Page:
# Second derivative of Riemannian Exponential Map

Let $M$ be a Riemannian manifold. Let us look at the Riemannian exponential function $\exp_x: T_x M \supset \mathcal{D} \longrightarrow M$.

The derivative of the exponential map can be expressed in Terms of Jacobi Fields. Is there any slick way to express the second derivative $$\nabla d \exp_x|_X: T_x M \times T_x M \longrightarrow T_{\exp_x(X)}M$$ in terms of integrals over curvature or Jacobi Fields? What about its Taylor expansion in $X \in T_x M$ about $0$?

(Just to clarify what I mean with the above expression: We can pullback the tangent bundle $TM$ and the Levi-Civita connection to $T_x M$. Look at the vector bundle $T^*T_x M \otimes \exp_x^* TM \rightarrow T_x M$. The first factor is naturally isomorphic to $T^*_x M$ and is just flat; for the second one, we use the pullback of the Levi-Civita Connection. Hence we have a vector bundle with connection, and $d \exp_x$ is a section of it. Hence we can form $\nabla$ of it, which will be a section of $T^*_x M \times T^*_x M \otimes \exp_x^* TM$; that is the quantity I am interested in.)

Edit: Let $c(t, \varepsilon) := \exp_x(t(X+\varepsilon Y))$. Then $$(d \exp_x|_{t(X+\varepsilon Y)}) \cdot t Z = J(t, \varepsilon),$$ where $J(t, \varepsilon)$ is the Jacobi field along $c(t, \varepsilon)$ with $J(0, \varepsilon) = 0$ and $\frac{\nabla}{\partial t} J(0, \varepsilon) = Z$. Now $$(\nabla d \exp_x|_{tX})[tZ, tZ] = \frac{\nabla}{\partial \varepsilon} J(t, 0) =: K(t)$$

Now Deane Zang claims in the comments that $K(t)$ fulfills a second order equation obtained by differentiating the equation for $J(t, \varepsilon)$, $$\left(\frac{\nabla}{\partial t}\right)^2 J(t, \varepsilon) = R\left(\frac{\partial}{\partial t} c(t, \varepsilon), J(t, \varepsilon)\right)\frac{\partial}{\partial t} c(t, \varepsilon).$$ However, when I differentiate this (with respect to $\varepsilon$, I suppose?), I get all kinds of terms, $J(t, 0)$ and its derivative, derivatives of the curvature tensor, and especially second derivatives of $\exp$ in direction $X$ and $Z$. So this seems far from obtaining a good equation for $K$.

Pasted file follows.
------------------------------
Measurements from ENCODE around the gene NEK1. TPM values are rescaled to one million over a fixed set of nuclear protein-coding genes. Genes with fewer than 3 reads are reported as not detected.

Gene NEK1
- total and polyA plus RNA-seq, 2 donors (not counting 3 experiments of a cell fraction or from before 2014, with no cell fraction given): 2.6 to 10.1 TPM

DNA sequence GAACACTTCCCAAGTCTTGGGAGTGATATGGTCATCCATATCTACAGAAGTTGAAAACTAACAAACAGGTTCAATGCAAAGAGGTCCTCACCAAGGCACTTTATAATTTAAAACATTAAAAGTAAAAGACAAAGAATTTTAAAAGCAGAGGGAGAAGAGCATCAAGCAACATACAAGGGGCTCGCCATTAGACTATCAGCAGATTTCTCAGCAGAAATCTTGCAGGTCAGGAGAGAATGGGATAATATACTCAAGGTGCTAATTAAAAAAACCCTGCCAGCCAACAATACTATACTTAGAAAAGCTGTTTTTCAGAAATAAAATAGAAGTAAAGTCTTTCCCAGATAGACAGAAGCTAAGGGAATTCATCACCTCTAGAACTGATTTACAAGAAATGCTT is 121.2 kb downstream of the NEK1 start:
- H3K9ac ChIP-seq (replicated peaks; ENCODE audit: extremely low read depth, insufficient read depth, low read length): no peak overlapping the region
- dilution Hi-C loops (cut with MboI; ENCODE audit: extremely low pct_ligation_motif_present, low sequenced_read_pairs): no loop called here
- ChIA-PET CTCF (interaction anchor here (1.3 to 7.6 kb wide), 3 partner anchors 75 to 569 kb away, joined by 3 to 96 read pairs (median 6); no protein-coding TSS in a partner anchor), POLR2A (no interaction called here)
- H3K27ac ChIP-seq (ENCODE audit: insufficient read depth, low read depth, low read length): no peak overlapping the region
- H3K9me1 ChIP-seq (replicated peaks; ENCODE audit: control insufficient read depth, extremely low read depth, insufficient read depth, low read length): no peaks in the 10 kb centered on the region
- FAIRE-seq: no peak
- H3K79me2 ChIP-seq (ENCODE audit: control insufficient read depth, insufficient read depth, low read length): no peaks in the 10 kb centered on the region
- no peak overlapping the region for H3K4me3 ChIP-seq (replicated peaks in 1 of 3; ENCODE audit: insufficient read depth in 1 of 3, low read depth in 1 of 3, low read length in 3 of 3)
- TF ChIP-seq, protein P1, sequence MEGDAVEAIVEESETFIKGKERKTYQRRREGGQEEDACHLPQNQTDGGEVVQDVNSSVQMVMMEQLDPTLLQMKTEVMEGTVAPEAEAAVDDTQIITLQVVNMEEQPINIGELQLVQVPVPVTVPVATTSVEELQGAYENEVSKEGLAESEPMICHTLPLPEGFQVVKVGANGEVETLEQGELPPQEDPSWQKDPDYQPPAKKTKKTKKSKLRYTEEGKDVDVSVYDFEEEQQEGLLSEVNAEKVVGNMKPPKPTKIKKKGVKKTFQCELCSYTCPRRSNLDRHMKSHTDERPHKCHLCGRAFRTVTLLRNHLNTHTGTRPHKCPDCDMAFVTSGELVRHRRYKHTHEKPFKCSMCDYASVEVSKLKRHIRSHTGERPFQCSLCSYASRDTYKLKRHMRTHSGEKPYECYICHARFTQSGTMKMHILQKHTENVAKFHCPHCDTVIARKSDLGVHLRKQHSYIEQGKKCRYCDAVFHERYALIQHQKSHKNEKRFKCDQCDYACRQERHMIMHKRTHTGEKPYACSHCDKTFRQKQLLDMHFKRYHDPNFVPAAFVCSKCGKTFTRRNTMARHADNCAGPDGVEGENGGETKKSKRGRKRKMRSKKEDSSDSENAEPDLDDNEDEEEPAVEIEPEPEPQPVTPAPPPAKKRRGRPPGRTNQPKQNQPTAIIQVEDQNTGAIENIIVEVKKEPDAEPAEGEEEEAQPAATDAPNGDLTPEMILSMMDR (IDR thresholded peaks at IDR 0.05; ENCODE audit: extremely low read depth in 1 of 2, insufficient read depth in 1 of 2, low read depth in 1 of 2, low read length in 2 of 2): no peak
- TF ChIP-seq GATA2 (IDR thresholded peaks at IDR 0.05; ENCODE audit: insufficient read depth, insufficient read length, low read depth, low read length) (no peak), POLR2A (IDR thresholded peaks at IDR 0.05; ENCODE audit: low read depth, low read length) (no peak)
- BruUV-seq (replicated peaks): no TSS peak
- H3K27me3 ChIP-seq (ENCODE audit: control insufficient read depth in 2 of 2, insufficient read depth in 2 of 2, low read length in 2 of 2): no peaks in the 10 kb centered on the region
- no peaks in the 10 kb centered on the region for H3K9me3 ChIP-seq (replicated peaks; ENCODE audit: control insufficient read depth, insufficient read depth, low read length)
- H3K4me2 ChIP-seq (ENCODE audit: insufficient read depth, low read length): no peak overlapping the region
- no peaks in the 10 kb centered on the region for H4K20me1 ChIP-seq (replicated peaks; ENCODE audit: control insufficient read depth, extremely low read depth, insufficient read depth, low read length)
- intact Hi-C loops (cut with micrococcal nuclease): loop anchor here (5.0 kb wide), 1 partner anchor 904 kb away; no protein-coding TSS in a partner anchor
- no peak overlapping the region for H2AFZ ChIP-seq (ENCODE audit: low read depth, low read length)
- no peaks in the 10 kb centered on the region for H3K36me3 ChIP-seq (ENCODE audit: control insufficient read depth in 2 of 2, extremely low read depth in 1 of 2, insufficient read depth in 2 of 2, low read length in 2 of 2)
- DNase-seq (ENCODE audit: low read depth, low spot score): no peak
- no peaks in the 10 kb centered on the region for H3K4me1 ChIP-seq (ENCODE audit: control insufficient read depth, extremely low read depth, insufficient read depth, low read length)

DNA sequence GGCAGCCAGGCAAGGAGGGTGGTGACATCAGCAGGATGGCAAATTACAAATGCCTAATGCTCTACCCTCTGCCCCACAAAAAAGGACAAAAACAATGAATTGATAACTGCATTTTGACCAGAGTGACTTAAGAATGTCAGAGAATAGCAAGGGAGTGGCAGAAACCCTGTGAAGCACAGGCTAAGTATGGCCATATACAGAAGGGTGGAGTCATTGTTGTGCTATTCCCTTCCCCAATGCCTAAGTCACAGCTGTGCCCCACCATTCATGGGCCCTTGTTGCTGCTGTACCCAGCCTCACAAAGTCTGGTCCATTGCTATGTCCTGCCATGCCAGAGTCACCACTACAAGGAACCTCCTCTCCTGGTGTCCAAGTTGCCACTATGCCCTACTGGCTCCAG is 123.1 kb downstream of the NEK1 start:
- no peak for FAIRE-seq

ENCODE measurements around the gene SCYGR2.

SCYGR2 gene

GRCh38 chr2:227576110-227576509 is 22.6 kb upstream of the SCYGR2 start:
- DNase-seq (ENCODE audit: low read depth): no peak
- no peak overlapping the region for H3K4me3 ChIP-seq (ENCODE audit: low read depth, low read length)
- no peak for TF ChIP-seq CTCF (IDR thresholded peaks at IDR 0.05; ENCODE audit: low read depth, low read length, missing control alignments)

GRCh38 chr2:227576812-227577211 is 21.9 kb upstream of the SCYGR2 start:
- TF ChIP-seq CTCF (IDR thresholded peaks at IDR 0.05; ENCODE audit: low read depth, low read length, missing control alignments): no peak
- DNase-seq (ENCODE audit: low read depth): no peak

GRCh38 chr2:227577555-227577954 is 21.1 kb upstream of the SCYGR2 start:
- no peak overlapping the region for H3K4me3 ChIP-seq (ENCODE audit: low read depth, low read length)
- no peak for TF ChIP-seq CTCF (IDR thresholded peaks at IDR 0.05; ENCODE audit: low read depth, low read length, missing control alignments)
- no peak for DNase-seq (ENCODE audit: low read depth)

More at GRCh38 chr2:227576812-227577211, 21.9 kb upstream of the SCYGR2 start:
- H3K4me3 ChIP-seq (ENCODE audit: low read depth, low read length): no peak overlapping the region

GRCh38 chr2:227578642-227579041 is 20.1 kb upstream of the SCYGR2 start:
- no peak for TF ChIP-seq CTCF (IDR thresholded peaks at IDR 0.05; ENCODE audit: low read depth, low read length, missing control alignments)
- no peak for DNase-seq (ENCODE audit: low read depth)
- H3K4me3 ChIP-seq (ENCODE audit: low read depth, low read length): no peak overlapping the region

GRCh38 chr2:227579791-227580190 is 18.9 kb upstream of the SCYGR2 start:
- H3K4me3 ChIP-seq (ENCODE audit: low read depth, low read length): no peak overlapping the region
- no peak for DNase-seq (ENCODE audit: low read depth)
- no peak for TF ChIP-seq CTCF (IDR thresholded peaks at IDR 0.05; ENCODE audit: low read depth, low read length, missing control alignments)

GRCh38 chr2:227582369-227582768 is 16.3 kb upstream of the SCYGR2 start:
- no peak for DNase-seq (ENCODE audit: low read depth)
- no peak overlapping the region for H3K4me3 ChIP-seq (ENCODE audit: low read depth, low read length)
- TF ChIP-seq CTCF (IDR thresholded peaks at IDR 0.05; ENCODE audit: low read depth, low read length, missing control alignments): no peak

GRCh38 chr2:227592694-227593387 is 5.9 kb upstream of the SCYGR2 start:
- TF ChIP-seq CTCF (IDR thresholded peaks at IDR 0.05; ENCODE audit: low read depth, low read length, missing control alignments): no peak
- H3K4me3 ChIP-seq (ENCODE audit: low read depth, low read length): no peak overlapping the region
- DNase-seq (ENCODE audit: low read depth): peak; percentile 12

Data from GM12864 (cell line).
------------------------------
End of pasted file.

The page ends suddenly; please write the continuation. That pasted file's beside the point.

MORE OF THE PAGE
Edit 2: So after working things out, I get that the above mentioned $K(t)$ along $\exp_x(tX)$ fulfills the differential equation $$\left(\frac{\nabla}{d t}\right)^2 K = R(\dot{c}, K)\dot{c} + 2R(\dot{c}, J^Y)\frac{\nabla}{d t}J^Z + 2R(\dot{c}, J^Z)\frac{\nabla}{d t}J^Y + \left(\frac{\nabla}{d t} R\right) (J^Z, \dot{c})J^Y + (\nabla_{J^Z} R)(\dot{c}, J^Y)\dot{c},$$ where $J^Y$ and $J^Z$ are the Jacobi fields with initial conditions zero and $Y$ or $Z$ respectively. The initial conditions on $K$ should be zero and zero. This equation is indeed invariant under exchanging $Y$ and $Z$ although this is not obvious (one has to use the second Bianchi identity).

Thanks to Dean for putting me onto the right track. I was a bit surprised though that derivatives of the curvature tensor show up, but probably this is not surprising after all.

• Since the first derivative of the exponential map are Jacobi fields, it makes sense that the second derivative are derivatives of the Jacobi fields. And just as Jacobi fields satisfy a linear second order ODE along a geodesic ray, their derivatives satisfy the second order ODE that you get by differentiating the first ODE. – Deane Yang Feb 22 '14 at 20:33
• I do not really understand by what I should differentiate the Jacobi Equation. Could you elaborate? – Matthias Ludewig Feb 23 '14 at 3:37
• If derivative of the exponential map can be described in terms of Jacobi fields, then the second derivative should have a corresponding description in terms of the covariant derivatives of the Jacobi fields. And since a Jacobi field satisfies the Jacobi equation, its covariant derivative satisfies an equation obtained by taking the covariant derivative of both sides of the Jacobi equation. – Deane Yang Feb 23 '14 at 6:24
• I don't know about this question but I did learn recently that the 4th jet of the function (s,t) -> d(exp(sv), exp(tw)) where the `exp' is taken at a fixed pt. p yields the Riem curv tensor R_p (v,w,v,w) – Richard Montgomery Mar 13 '14 at 6:01
• @CSA, Matthias Ludewig. Apologies for not remembering the ref. I would start looking probably in Berger's Geometry in the 2nd half of the 20th century, or Cheeger-Ebin. (I'm not near access to books right now). – Richard Montgomery May 26 '17 at 18:55